Special to the Item
The Picayune Item
This Saturday, Shallow Creek will host their 8th Annual Homecoming singing on Shallow Creek Farm and will be joined by Men of Providence, Gospel Grass Revival, and Sweet Harmony. Stonewall’s BBQ will be there along with other concessions, so come hungry. Singing starts at 6 p.m. There is no admission. Donations will be accepted at the gate.
If you aren’t familiar with the group, Farron, Brent, and Jonathan Moeller, stand at the center of this bluegrass gospel band, their voices blending in a way that only brothers can. The Moeller brothers — along with three other members — have been singing for 12 years and traveled as far away as Indiana.
They grew up as part of the sixth generation working on Shallow Creek Farm near Picayune. In fact, they all live on the farm with their families and help out whenever possible. Devoting their lives to service, the brother’s talent and care is not limited to their music. They each pull full time jobs as registered nurses in Intensive Care Units and Emergency Rooms.
Three other musicians, for whom they are most thankful, add a pronounced and welcoming interest to the music. Kenny Dawsey, on mandolin, is well-known to bluegrassers as one of the most in-demand performers in the Mid-South. Gene Stone, who began playing at the age of four, has hosted his own television show and performed with the legendary Walter Bailes and the well-known Sullivan Family.
The newest addition to the group is Jake, Farron's youngest son, playing fiddle, guitar and “doghouse bass”. After traveling with the group several years he couldn't help but catch the music fever.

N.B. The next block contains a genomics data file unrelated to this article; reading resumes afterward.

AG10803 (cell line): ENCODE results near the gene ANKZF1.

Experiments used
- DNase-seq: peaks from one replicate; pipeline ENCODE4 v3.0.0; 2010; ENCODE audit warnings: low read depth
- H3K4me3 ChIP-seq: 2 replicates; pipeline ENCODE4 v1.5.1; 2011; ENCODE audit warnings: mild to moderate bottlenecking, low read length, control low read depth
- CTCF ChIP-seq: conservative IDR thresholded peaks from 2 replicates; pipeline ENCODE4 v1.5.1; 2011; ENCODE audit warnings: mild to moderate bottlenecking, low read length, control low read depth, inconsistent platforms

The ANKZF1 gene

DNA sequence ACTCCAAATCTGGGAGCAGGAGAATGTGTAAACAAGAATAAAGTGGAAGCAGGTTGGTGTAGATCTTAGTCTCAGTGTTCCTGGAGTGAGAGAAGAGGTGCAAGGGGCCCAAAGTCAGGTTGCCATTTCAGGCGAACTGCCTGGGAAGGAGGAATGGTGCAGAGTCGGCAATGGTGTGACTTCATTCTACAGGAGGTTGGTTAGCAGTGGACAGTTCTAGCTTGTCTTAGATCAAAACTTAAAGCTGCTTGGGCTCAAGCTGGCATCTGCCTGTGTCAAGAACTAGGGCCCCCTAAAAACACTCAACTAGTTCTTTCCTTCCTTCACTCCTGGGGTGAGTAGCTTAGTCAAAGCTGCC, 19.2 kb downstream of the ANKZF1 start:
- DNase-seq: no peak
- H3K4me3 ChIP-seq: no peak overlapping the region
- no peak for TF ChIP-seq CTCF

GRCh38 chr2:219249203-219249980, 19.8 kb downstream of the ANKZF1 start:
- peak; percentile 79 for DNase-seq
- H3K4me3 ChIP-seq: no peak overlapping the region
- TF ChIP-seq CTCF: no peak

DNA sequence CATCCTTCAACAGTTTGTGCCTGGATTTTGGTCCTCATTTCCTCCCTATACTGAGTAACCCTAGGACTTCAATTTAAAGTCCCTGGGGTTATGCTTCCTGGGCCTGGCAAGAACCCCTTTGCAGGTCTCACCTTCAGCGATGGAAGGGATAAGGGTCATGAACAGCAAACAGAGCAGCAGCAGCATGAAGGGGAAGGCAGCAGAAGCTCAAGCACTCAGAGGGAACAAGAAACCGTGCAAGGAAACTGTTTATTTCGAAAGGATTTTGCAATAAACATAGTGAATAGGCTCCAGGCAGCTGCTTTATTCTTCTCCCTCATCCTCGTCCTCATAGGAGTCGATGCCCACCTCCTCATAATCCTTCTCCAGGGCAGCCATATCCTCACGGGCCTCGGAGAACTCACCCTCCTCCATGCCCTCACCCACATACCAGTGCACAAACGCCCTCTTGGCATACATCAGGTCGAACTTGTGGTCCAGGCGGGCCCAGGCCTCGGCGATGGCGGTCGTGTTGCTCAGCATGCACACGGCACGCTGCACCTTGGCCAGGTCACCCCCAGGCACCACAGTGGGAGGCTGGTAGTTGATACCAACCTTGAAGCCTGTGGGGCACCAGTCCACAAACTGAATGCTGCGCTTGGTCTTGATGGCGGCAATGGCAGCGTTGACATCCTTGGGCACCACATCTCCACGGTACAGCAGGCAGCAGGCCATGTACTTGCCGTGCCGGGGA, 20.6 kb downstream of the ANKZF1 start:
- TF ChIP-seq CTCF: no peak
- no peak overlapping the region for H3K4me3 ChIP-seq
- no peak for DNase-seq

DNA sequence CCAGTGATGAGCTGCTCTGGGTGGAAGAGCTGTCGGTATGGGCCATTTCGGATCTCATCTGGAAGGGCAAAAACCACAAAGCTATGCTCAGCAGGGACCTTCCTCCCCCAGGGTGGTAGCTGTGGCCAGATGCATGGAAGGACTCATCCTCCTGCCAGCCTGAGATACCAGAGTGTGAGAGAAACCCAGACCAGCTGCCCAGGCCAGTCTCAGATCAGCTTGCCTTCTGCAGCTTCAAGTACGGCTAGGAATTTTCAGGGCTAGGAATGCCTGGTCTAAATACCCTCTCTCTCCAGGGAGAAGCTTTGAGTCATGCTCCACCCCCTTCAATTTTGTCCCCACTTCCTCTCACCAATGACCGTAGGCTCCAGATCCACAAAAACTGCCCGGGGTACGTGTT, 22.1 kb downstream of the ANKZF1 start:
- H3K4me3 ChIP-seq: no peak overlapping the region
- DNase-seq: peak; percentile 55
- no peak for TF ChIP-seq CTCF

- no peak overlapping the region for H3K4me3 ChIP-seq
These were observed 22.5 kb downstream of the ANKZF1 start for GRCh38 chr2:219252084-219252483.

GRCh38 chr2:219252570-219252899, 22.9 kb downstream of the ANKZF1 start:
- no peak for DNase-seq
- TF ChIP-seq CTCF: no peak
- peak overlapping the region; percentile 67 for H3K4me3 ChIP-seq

This group of dedicated brothers and musicians, have recorded six projects over the last decade and are no stranger to the bluegrass charts. One song, “Like Thunder”, spent months on the charts. Farron says he wrote the song while on duty in the ER. He recalls, “Brent called me one morning at work, it was about 3a.m. He told me of this idea he had for a song. He said, ‘No matter where we are or what’s going on around us, we can still reach God. Things are never too loud or too complicated that he can’t hear us’… the E.R. was very busy that night, but it only took about 10 minutes to write down the words.” He continues, “This song has meant so much, to so many people, and it’s taken us places we never thought we’d go. I wish I could take more credit for this song, but the fact is; I wrote it as God sent it.”
When asked to describe their musical style, Farron said, "We grew up singing in church and listening to a lot of country music, but singing God's praises is our only desire. We like all the acoustic instruments of bluegrass music, but you will hear more country and southern gospel in the vocal harmonies. This makes our own signature sound that is rarely heard these days. We just enjoy traveling around meeting new folks and spreading the Word in song, and it is our hope and prayer that something we do or say will be a blessing and bring a smile to someones face."
For more information call 601-798-3933.